Photo by Sadie Bettendorf

The theme for the SCVRC annual ice show was “Blades on Broadway.” The show was held on April 27 and 28.

SCVRC holds annual ice show with this year’s theme: Blades on Broadway

During the evenings of April 27, and April 28, the St. Croix Valley Recreation Center held its 23rd annual Ice Show, with this year’s theme being “Blades on Broadway.” The show consisted of 29 different numbers involving over 50 girls skating in groups and/or solos.

This year’s theme for the ice show was “Blades on Broadway.” The skaters could only choose songs that have been previously performed on Broadway

“I was really excited about the theme because Broadway is such a broad topic and there are so many different choices and programs to skate to,” senior, Jazzy Allison said. Some of the songs performed were “New York, New York.” “Fixer Upper” and “Chiquitita.” When choosing the theme, many things have to be put into consideration; What would be most interactive with the crowd, what could be most compatible with the type of skating, different performance levels, and many other components. The theme this year turned out to be quite a hit with the audience. 

With an annual event like this, the question always begs: What will next year’s theme be? The theme is so important because everything else depends on it, wardrobe, makeup, music, decorations and whatnot.

When junior Violet Johnson was asked about what theme she would like to skate to, her response was movies, specifically one with a dramatic soundtrack. While it is a very broad topic, she said she would look forward to the different directions people would go in.

When asked the same question, senior Berlin Mossak said she would like to see the theme go in a different direction, literally. 

“I think it’d be cool to do places or destinations,” Mossak said. Regardless of what next year’s theme will be, there have to be props given to this year’s incredibly thought-through theme. 

While this might just be another Ice Show for most, three seniors said their goodbyes to the event for good. The show’s last number was a tribute to the seniors, Allison, Mossak and Kyra Privette. This year’s seniors have been skating their whole lives, some grew up skating in the Ice Show, moments like that are bittersweet. Mossak and Allison plan on continuing their skating careers after high school.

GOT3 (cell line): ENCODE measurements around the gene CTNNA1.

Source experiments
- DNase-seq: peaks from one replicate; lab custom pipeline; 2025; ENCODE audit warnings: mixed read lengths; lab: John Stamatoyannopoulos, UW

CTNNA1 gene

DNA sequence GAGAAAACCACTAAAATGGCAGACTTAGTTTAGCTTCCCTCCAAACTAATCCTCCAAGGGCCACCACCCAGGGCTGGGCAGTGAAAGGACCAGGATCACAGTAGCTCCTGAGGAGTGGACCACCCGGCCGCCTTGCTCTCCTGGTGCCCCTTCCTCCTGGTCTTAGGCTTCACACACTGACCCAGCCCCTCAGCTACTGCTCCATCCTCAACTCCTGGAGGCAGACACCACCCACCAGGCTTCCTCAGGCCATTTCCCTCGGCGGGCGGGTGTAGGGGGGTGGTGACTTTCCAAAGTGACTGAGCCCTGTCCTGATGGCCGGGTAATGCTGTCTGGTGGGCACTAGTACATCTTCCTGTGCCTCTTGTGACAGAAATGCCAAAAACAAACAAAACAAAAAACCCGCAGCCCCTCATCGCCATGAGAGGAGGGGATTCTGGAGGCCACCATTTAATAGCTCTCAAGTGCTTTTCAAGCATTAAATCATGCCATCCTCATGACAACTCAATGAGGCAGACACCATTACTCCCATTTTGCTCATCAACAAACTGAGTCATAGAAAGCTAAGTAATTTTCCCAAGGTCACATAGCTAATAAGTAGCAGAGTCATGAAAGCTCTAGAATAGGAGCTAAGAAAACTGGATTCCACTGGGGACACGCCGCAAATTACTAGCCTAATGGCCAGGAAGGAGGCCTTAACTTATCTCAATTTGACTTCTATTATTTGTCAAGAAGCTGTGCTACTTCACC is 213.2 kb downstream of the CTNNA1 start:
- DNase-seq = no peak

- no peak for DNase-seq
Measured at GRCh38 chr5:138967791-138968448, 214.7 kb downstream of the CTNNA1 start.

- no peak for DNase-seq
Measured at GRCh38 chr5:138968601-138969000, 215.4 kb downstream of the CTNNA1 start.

I will do intercollegiate skating, so I will be able to keep skating in my life.

— Jazzy Allison

“I will do intercollegiate skating, so I will be able to keep skating in my life,” Allison said. She was also looking at skating in Disney on Ice but was unable to due to college. Mossak is currently exploring professional figure skating opportunities. 

There is a completely different dynamic between skating on a regular basis, whether that be for high school, solo, or freestyle compared to the Ice Show. “Regular skating” is usually very individual, whereas the ice show is very team-based.

“Our mentality has to switch from individuals to a team sport because most of the numbers are with teams or with duets or trios,” Allison said. Johnson explained when they perform in the ice show, it is more of an opportunity to show off the skills they have been working on during the rest of the year.

An event of this size takes months of preparation and planning. The earliest day relating to the ice show is the show picture night, which is almost 25 days before the first day of the performance. 

“As a skater, you start your program about a month, two months ahead of time,” Allison said. All the skaters and their parents helped set up decorations throughout the week prior to the show. The amount of communication and dedication put toward the show is impressive. 

Participating in the show brings new opportunities to light regarding collaboration and it helps develop friendships. The Ice Show gives the skaters a good opportunity to finish the Spring season off with something fun.

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